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The Gossiping Gourmet: Orchid offers generous taste of Persian food

July 27, 2011|By Elle Harrow and Terry Markowitz
  • Multiple offerings on the buffet at The Orchid restaurant in in Costa Mesa.
Multiple offerings on the buffet at The Orchid restaurant… (SCOTT SMELTZER,…)

If you are looking for a great deal and some interesting food, we suggest you try the buffet at Orchid in Costa Mesa, served both at lunch and dinner every day but Saturday. It might be a nice introduction to Iranian — or Persian — cuisine if you are unfamiliar with it.

Of course, you can order from the regular menu as well. The weekends offer more than just food, as there is live music and belly dancing until 3:30 a.m.

As you enter off the strip mall, you find yourself in a foyer with elaborate decorations, including golden lions, ornate chandeliers and two impressive orchid displays. The very large open dining space is designed to accommodate big parties beneath its pillars and arches. Done in earth tones, the décor is surprisingly modest compared to the entrance. On one end of the room is an expansive copper hood over an open grill and a tandoori-type oven, all surrounded by the commodious buffet.

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Many of the appetizers are yogurt dips or eggplant spreads to be eaten with flatbread. More substantial are the Persian-style grape leaves stuffed with meat, rice and split peas. We chose the sanbouseh, a samosa-like pastry with a thin deep fried crust filled with a spicy potato spinach mixture. The cumin-scented potato mixture was quite tasty; we just wished there was more of it. The crunchy exterior was a bit greasy.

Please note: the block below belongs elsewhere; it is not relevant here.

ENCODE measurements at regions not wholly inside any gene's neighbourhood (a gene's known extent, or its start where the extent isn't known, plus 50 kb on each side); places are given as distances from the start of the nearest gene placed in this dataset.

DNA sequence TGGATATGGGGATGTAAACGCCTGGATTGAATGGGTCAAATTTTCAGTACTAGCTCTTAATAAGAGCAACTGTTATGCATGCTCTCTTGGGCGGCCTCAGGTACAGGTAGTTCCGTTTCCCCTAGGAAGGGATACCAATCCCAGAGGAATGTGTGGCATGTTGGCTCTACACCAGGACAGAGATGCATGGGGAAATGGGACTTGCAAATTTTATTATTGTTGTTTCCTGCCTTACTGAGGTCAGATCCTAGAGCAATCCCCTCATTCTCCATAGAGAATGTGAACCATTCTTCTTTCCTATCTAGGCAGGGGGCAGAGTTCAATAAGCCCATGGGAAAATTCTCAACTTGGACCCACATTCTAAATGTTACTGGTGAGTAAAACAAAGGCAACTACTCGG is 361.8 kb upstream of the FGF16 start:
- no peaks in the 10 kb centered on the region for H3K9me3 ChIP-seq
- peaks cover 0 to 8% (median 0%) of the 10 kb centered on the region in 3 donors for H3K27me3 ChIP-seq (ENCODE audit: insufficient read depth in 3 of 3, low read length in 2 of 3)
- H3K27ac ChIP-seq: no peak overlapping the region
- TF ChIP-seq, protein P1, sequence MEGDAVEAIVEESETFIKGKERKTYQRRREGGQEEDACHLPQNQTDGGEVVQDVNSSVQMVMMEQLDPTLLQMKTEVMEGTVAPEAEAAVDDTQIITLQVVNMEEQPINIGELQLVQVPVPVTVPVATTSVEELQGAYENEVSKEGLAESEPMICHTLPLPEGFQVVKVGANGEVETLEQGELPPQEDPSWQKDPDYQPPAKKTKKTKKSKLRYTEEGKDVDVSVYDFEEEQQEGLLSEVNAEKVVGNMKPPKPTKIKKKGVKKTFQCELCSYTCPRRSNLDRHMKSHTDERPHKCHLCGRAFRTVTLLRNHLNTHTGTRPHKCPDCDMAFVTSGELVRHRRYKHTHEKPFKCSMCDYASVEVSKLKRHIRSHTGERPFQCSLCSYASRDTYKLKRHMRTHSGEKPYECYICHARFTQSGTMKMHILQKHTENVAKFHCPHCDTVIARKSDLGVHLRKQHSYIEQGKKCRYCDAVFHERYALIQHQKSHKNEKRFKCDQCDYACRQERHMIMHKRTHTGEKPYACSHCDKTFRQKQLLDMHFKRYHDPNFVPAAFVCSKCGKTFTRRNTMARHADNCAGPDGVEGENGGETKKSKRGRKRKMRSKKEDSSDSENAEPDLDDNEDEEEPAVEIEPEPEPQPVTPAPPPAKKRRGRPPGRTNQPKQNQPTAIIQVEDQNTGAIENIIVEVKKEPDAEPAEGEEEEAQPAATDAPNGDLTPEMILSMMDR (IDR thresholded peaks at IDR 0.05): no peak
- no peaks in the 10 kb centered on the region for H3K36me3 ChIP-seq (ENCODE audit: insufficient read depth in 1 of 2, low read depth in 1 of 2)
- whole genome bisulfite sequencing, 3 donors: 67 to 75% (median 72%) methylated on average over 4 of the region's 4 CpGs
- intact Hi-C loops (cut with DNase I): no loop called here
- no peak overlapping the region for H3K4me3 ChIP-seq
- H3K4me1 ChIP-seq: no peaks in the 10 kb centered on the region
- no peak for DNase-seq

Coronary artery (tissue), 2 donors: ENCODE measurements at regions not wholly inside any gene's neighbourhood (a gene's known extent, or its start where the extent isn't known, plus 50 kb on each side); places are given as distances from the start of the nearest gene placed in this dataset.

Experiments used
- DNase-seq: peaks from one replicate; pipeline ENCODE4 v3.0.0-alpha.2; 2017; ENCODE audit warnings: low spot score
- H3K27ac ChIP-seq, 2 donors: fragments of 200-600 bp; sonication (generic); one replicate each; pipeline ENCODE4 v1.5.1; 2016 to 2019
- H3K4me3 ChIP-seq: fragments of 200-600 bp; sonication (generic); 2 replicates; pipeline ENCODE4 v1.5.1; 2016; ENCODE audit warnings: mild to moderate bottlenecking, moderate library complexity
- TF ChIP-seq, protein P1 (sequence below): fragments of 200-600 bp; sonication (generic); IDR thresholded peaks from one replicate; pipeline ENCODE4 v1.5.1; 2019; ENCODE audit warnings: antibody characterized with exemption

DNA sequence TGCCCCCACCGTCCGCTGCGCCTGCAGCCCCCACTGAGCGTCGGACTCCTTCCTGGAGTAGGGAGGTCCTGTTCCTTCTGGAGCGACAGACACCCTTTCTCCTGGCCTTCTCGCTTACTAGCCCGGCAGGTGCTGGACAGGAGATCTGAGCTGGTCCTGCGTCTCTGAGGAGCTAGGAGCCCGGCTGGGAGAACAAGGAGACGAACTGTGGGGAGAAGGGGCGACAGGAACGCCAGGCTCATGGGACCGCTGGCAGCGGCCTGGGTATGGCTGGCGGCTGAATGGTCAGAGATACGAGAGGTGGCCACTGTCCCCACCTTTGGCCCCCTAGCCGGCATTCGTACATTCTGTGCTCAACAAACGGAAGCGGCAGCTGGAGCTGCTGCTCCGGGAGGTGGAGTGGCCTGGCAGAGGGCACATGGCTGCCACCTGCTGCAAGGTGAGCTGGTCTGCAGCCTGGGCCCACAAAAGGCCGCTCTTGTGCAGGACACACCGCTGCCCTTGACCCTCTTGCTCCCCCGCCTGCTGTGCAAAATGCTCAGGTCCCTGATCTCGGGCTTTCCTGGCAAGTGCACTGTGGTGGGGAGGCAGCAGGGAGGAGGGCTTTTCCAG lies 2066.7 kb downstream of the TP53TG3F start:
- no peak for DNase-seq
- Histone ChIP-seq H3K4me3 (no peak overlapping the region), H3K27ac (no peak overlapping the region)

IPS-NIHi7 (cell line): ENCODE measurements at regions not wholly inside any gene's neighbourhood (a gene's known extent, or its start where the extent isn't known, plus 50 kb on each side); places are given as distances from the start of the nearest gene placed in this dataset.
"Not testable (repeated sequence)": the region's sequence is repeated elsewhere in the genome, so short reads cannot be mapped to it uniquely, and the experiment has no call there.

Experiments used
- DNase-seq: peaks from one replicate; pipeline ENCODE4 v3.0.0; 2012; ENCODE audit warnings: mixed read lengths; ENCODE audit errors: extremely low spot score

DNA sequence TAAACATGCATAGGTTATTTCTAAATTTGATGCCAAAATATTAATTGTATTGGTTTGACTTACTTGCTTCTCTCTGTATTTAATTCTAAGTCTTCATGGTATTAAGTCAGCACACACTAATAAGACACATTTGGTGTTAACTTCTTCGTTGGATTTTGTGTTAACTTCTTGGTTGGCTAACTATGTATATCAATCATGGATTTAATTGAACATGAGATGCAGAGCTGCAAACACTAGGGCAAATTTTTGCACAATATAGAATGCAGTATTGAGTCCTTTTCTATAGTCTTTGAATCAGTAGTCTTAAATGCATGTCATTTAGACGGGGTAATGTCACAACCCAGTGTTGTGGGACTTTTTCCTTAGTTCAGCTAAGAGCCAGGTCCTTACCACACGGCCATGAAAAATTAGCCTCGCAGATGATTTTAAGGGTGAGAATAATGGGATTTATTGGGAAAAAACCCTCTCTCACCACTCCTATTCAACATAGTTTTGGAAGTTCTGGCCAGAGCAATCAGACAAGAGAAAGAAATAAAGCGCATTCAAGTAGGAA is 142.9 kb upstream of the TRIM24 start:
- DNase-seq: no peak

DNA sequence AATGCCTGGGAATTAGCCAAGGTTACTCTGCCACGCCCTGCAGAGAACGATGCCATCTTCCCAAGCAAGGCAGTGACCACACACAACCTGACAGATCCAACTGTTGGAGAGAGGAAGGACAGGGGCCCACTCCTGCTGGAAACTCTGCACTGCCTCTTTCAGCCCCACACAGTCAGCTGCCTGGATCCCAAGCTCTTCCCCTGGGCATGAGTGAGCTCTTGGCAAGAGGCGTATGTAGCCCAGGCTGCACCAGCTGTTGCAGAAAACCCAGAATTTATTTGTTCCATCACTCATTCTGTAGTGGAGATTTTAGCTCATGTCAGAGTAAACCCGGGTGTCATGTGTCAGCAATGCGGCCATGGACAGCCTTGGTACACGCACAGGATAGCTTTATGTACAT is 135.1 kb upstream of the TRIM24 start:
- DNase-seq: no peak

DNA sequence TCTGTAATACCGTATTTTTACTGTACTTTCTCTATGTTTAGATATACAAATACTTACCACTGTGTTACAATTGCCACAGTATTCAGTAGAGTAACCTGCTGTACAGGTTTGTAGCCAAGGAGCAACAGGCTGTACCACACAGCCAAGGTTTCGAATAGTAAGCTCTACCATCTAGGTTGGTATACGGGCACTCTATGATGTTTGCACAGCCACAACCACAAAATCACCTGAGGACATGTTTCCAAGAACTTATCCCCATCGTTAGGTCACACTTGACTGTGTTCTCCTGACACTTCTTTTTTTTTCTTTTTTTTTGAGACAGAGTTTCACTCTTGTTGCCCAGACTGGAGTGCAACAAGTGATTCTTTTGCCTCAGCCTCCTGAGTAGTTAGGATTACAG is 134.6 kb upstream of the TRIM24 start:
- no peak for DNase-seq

Borani bademjan is a fried mashed eggplant spread mixed with yogurt onion, garlic and herbs, and served topped with fried onions. It had very little eggplant flavor and was too sour. The best part was the fried onions.

A very generous portion of tasty white fish filet was seasoned like a kebab and grilled. It was moist, flavorful and tasted extremely fresh. It was impossible not to finish every last bite. This, like all the other entrées, was served with a mountain of basmati rice — easily three cups. In this case the pilaf was punctuated with lima beans and seasoned with lots of dill. Also on the platter was a dish of tabouli salad, notably heavy on the parsley and very light on the grain, which was a version that we thought was one of the best we've ever eaten.

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